A highly topical issue for many years, to which ITB Berlin has made its own contribution with numerous initiatives, concerns human rights and the protection of children. Rika Jean-Francois, CSR commissioner of ITB Berlin and a board member of The Code, will chair a panel discussion on this subject. Dorothy Rozga, executive director, ECPAT International, and Damien Brosnan, programme manager, The Code, will have information on ’Child Protection in Tourism’. This will be followed by the official signing of the Child Protection Code by other tourism companies. Afterwards, at a round table discussion on human rights in tourism, the focus will be on how to ensure implementation of human rights in the hotel industry.

Geoparks and the protection of species – an important legacy for future generations

UNESCO geoparks make a valuable contribution to the sustainable development of regions with geological sites and landscapes of international geoscientific importance. Prof. Dr. Nikolaos Zouros, president of the UNESCO European Geoparks Network, will present new projects and significant activities in this field. Adventure travel is a booming market worldwide, which is why the subsequent track will dwell on the subject of ‘Culture, Biodiversity and Adventure Tourism’. Experts from Mexico, India and the Balkans will discuss ‘Is the spirit of exploration and adventure still alive?’ and ‘How can tourism experts develop sustainable adventure travel?’

Taking the project ’Race for Rhinos’ as an example, Botswana, the partner country of ITB, will document successful and multi-award winning projects for the protection of species. Jillian Blackbeard, executive marketing manager of the Botswana Tourism Organisation and the Tlhokomela Endangered Wildlife Trust Botswana will report on the largest rhino relocation programme in southern Africa. At least one hundred specimens of this endangered species now live in protected areas in Botswana.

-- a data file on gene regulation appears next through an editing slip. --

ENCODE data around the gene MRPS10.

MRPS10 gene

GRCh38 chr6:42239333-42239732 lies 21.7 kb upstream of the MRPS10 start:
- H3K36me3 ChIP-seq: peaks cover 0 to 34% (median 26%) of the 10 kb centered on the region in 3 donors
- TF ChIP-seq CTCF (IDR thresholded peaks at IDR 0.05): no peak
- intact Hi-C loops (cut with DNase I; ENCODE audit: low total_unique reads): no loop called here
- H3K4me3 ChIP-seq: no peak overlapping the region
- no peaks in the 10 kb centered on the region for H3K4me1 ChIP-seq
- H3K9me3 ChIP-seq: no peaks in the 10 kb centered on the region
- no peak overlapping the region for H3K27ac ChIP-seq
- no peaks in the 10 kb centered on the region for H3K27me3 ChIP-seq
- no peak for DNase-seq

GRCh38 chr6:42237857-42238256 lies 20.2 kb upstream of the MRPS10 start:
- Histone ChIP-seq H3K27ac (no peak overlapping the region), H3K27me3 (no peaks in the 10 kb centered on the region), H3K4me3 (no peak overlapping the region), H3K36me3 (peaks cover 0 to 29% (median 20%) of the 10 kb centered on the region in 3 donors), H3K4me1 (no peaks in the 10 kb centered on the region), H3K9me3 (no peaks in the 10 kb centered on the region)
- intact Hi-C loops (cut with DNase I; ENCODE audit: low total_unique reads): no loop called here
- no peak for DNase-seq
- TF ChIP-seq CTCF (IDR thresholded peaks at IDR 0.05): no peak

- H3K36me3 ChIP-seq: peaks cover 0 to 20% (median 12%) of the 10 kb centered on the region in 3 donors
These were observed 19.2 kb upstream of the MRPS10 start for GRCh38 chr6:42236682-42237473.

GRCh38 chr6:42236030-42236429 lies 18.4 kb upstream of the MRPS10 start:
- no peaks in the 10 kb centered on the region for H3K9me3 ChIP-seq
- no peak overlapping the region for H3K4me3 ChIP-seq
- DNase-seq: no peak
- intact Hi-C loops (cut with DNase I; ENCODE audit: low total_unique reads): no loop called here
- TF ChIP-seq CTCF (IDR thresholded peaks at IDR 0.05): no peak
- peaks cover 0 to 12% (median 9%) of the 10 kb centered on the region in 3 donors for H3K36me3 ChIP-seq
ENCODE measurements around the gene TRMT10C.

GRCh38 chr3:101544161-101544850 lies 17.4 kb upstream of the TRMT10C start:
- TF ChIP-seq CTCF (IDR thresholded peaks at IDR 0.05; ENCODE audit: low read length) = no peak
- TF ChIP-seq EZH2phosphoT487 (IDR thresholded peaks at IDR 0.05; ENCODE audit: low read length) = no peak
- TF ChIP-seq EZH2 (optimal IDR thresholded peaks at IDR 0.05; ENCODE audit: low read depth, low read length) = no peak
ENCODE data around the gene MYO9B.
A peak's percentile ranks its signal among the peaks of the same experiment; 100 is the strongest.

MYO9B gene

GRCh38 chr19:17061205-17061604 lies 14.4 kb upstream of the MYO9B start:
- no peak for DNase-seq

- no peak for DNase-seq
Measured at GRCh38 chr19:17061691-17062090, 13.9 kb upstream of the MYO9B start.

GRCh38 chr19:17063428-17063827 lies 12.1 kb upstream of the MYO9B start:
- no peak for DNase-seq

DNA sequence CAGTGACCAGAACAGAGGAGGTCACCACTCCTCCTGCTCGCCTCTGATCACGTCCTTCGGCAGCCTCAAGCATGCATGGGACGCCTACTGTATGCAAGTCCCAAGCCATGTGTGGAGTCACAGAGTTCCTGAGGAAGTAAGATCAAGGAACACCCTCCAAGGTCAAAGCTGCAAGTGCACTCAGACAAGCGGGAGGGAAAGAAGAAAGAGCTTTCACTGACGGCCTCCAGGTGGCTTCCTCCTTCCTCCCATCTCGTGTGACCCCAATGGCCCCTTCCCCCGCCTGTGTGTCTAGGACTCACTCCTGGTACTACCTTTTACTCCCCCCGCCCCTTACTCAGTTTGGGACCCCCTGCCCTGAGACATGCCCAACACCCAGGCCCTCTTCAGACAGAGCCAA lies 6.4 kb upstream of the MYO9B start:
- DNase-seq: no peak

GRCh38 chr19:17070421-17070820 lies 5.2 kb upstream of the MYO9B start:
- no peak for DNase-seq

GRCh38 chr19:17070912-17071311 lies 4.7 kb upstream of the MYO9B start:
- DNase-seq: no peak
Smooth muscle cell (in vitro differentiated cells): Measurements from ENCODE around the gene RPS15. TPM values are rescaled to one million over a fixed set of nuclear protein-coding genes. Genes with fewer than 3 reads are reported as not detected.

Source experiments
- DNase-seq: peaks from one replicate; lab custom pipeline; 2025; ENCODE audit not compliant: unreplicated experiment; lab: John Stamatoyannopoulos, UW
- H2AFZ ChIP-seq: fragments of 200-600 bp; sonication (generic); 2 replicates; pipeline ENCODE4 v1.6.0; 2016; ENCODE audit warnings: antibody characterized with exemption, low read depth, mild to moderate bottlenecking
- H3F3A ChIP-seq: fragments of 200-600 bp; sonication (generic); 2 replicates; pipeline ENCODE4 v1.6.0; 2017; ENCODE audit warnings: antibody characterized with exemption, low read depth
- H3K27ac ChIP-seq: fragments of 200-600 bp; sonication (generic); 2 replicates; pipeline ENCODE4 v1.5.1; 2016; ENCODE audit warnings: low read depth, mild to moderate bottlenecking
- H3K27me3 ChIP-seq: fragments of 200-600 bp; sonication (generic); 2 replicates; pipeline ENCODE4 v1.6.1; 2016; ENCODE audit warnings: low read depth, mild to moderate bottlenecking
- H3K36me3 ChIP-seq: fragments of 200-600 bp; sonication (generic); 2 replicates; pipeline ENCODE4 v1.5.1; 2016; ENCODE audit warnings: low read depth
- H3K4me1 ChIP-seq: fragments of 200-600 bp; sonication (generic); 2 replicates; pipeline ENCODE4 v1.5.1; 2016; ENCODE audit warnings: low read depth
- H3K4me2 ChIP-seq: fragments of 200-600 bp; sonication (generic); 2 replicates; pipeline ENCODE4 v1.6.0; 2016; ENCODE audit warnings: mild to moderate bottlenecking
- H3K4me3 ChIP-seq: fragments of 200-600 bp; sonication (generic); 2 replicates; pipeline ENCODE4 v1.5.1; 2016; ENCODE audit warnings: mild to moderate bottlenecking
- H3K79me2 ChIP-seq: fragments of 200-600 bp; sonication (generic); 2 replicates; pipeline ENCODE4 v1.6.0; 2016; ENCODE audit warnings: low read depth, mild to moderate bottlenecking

Boom in cycle tourism and wildlife watching

On day three of the Pow-Wow the focus will be on sustainable tourism involving experienced experts at a session entitled ’Responsible Tourism Clinics’. At a panel discussion under the heading of ’Developing successful cycle tourism products’ Ádám Boder, EuroVelo and advocacy director of the European Cyclists‘ Federation, and Kevin Kalfels, press and marketing manager of Romantischer Rhein Tourismus GmbH in Germany, as well as Carolien Ruebens, the project officer of European Cyclists‘ Federation, will explain how and why cycle tourism has been transformed from a niche product into a booming market. Other session headings will include the ‘TourCert certification of sustainable tourism destinations’ and successful ’Community-based tourism projects’, as demonstrated by Kayah State (Myanmar), Sierra Gorda de Querétaro (Mexico) and Gems of Kenya.

Rounding off the Pow-Wow will be ‘Wildlife Watching Tourism’. Following a keynote speech by Anja Domnick, the project officer of the UNESCO Wadden Sea World Heritage, there will be a seminar entitled ’Make bird watching fit for tourism’. Afterwards, Elmar Mai, a biologist and journalist, and Fabian Ritter, a biologist and scientific adviser to Whale and Dolphin Conservation (WDC), will speak about the green paradise and whale watching in the Dominican Republic. There will follow lectures on pristine Mongolia and a new tourism model for Macedonia, as well as the presentation of an initiative called ’Following the footprints of wildcats’ by the Selva Bananito Lodge and Reserve in Costa Rica. The 12th Pow-Wow will conclude with the ‘Blue Yonder Responsible Tourism Clinics’ and the 9th ITB Responsible Tourism Networking Event which will ask about ‘Ways to communicate and market sustainable tourism’.

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Hall 4.1b / Adventure Stage and Event Area